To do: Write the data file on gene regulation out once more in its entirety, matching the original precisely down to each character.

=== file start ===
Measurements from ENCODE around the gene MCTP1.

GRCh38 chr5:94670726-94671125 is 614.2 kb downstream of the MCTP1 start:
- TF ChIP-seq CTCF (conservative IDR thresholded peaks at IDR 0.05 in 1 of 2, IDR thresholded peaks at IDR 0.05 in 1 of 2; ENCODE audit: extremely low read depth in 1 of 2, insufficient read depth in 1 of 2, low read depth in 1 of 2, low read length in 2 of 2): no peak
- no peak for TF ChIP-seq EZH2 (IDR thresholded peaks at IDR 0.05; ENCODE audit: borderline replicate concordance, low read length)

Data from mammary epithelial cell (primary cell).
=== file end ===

Measurements from ENCODE around the gene MCTP1.

GRCh38 chr5:94670726-94671125 is 614.2 kb downstream of the MCTP1 start:
- TF ChIP-seq CTCF (conservative IDR thresholded peaks at IDR 0.05 in 1 of 2, IDR thresholded peaks at IDR 0.05 in 1 of 2; ENCODE audit: extremely low read depth in 1 of 2, insufficient read depth in 1 of 2, low read depth in 1 of 2, low read length in 2 of 2): no peak
- no peak for TF ChIP-seq EZH2 (IDR thresholded peaks at IDR 0.05; ENCODE audit: borderline replicate concordance, low read length)

Data from mammary epithelial cell (primary cell).